Made my first batch of Soil Soup compost tea this morning. You know the tea is ready when it forms a foamy head, kind of like the head on a beer, and when “bioslime” builds up around the bucket and the air pump. (“Bioslime” is their term, not mine.) The whole process was quite easy–because I’m using city water, which contains chlorine, I set up the brewer and let it run with plain water for a few hours to let the chlorine evaporate, and then I added the tea bag filled with worm castings (castings provided, but I added some of my own, of course) and poured in a little of the nutrient solution, which consists of molasses–a sugar source for the bacteria–as well as other ingredients like kelp that are found in organic liquid fertilizers.

Because it is chilly here right now, with temps rarely reaching 70 degrees, it took about 36 hours for my brew to reach this completed stage. I confess that I found myself wondering whether the electricity consumption outweighed the environmental benefits that I might gain by brewing my own tea, but I’ll reserve judgement on that issue.

I mixed the tea with water–ideally, I would use water from which the chlorine had evaporated, but I didn’t have the patience for that–and poured it on all of my plants that needed a little boost. This included new, struggling transplants, roses with blackspot, berries and apple trees that are prone to disease, etc. I don’t have a lawn, but I thought grass would be a good testing ground, so I sprayed some on a section of my neighbor’s lawn, too. Oh, and I poured some into the large compost pile of dead weeds that I’d created over the last week, to see how it might work as a compost activator.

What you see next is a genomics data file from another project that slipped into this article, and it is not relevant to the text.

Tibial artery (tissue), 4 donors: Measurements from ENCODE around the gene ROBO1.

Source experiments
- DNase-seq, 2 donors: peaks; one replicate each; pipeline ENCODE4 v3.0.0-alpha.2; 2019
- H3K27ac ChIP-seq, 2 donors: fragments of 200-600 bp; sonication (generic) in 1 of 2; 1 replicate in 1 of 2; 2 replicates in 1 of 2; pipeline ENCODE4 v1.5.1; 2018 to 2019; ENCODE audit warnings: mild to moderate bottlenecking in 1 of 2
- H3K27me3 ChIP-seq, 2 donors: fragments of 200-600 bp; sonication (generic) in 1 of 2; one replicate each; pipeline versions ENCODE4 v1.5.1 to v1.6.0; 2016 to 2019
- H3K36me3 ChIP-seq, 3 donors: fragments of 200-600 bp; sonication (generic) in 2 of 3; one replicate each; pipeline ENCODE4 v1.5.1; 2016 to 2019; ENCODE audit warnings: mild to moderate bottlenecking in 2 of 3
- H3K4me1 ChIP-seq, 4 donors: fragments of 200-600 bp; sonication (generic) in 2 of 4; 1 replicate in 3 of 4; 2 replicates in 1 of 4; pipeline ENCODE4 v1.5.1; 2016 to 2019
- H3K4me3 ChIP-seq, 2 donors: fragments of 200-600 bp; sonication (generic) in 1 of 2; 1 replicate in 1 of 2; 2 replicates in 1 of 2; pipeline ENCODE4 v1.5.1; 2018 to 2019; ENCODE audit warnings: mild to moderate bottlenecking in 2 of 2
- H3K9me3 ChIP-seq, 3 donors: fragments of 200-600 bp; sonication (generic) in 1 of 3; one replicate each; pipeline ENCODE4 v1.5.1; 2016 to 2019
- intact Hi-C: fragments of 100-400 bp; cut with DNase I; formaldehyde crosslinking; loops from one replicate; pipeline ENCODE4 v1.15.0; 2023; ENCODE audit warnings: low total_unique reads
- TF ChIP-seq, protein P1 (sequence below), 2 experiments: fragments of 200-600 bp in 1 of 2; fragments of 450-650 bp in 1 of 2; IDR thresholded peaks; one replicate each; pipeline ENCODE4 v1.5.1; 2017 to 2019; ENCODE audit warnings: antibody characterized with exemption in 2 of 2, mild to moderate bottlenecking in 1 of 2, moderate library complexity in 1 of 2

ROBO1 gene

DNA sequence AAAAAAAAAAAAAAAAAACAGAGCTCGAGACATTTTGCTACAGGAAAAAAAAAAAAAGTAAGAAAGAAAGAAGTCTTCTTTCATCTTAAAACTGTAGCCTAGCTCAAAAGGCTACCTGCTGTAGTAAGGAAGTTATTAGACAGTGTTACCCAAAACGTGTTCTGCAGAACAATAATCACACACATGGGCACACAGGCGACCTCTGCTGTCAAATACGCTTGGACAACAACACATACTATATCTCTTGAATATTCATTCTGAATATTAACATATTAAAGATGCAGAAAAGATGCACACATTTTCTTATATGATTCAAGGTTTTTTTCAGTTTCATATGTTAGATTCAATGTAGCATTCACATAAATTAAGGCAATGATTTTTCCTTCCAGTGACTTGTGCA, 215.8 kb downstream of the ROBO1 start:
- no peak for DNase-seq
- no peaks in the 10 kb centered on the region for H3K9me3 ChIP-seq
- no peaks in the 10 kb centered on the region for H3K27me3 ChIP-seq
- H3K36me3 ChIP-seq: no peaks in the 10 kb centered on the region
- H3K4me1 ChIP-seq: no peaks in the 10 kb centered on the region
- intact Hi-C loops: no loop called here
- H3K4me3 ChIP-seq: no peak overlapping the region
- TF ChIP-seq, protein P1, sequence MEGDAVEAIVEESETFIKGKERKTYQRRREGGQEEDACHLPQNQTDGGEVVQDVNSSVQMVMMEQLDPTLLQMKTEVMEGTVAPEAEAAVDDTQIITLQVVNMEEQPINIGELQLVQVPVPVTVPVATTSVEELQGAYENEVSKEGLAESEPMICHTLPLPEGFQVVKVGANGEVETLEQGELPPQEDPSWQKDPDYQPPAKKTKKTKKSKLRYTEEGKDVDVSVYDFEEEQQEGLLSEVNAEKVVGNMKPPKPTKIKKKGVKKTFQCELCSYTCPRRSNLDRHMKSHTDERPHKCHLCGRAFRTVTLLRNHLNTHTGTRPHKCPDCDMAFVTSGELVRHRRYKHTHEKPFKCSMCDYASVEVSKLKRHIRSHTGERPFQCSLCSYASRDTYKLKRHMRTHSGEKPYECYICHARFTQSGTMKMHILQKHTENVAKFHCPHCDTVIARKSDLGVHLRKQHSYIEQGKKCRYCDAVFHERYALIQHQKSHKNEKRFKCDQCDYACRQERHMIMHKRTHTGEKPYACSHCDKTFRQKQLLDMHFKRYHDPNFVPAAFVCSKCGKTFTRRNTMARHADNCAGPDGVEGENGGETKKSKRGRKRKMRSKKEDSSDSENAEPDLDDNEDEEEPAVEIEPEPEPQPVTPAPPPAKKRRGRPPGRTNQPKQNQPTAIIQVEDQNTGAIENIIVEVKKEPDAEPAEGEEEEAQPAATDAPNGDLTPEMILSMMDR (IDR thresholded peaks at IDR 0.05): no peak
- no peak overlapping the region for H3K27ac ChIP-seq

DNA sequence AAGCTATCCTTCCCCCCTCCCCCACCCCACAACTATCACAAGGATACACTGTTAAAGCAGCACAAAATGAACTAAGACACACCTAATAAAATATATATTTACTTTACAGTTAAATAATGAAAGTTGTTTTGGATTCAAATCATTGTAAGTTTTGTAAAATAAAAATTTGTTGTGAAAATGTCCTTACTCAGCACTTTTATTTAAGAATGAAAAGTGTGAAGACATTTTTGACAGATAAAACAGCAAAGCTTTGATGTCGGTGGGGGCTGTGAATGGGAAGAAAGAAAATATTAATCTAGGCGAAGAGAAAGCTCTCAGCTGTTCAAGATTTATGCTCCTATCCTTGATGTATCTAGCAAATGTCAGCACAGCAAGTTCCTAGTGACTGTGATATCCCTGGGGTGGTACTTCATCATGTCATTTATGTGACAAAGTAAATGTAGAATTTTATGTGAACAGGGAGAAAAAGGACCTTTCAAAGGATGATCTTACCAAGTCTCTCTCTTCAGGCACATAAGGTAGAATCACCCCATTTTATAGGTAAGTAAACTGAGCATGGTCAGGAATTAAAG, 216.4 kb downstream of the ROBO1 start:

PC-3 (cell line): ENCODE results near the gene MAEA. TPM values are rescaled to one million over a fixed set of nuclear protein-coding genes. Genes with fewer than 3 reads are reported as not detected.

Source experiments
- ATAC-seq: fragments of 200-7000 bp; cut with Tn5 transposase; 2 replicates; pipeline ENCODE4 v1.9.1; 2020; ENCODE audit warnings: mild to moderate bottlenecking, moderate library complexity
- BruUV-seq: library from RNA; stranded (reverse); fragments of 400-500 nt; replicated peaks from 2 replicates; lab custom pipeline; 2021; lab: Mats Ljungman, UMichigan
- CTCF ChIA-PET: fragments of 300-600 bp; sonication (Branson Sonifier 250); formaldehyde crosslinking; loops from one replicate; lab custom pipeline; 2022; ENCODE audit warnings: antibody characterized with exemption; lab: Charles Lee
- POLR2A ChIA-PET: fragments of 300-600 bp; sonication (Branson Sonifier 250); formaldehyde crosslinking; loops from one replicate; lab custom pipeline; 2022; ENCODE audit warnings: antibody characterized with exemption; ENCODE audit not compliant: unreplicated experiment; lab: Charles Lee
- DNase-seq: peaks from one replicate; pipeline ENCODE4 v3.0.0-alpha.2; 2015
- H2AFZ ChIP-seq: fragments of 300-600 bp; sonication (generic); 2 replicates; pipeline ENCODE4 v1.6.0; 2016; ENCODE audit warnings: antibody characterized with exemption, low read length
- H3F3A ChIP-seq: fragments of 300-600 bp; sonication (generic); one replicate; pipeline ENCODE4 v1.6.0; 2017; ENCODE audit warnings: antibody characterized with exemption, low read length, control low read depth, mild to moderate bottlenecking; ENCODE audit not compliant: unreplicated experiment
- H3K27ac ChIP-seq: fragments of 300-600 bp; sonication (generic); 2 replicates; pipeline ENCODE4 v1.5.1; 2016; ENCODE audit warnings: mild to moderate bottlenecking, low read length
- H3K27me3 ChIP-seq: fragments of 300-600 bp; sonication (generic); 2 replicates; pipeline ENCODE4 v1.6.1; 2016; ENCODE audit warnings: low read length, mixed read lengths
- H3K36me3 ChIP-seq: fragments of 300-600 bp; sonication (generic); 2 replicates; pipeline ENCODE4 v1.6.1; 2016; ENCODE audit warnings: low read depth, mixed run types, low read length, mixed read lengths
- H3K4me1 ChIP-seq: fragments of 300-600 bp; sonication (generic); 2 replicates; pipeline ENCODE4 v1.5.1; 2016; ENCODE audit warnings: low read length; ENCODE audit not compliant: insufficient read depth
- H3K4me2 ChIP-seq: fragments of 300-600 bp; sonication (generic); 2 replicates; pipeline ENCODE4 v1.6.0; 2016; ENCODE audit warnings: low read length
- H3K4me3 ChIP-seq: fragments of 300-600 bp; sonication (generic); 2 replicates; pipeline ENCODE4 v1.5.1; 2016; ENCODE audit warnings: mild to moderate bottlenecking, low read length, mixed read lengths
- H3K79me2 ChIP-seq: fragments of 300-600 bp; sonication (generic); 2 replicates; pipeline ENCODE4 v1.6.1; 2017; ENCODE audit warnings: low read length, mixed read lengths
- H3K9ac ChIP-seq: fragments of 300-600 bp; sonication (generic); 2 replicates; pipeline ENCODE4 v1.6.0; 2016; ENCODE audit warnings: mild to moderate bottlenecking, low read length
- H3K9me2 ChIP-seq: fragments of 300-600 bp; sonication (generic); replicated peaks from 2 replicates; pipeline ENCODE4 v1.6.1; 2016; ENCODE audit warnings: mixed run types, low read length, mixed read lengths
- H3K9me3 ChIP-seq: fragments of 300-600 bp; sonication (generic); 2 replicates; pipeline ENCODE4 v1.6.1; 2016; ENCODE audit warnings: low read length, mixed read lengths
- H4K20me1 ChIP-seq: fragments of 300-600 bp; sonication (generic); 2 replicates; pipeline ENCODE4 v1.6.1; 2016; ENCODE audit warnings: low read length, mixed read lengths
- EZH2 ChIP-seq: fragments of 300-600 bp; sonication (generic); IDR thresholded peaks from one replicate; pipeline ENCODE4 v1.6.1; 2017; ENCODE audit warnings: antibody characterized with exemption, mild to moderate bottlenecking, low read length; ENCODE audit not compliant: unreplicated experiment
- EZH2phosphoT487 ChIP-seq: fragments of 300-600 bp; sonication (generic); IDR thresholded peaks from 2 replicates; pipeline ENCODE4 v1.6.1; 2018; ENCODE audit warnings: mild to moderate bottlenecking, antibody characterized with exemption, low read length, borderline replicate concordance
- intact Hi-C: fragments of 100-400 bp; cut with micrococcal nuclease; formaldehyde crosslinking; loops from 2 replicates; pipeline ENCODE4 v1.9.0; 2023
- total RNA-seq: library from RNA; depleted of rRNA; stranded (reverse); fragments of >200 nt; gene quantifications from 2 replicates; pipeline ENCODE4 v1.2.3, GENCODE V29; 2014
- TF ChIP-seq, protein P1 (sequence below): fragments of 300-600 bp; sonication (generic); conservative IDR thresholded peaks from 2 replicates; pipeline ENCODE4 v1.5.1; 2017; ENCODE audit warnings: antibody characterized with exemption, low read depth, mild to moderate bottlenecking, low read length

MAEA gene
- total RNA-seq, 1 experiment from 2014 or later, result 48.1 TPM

One observation so far: a near-dead clematis is putting out a few green shoots. Now if only I can keep the snails away.

The product information that comes with the Soil Soup brewer says that it can take the place of compost by adding to plants & soil all the microbes that compost provides, and that the tea can even help improve soil structure. There are plenty of spots in my garden with hard, unimproved clay soil, so I’ll give it a try and let you know how it goes.

This brewer retails for $300. That’s an expensive toy–far more than I would normally spend on something for the garden. You can buy more worm castings and nutrient solution from them, but over time I intend to use my own worm castings and I wonder if I can create an acceptable substitute for the nutrient solution with a combination of molasses and liquid organic fertilizer.
I figure I probably spend around $100/year or less on fertilizer, and another $100/year on bagged compost, manure, etc. Compost tea might not replace all of those purchases, but if I can, in fact, stop buying MOST of those products, it might pay for itself over 2 years.

I’ve invited the folks at Soil Soup to follow along and post comments, insights, information, etc. about the brewer as I test it. I plan to make another batch this weekend to use on other parts of the garden. I might try to brew most weekends this summer, alternating where I use the tea so that most sections of the garden are getting two applications a month.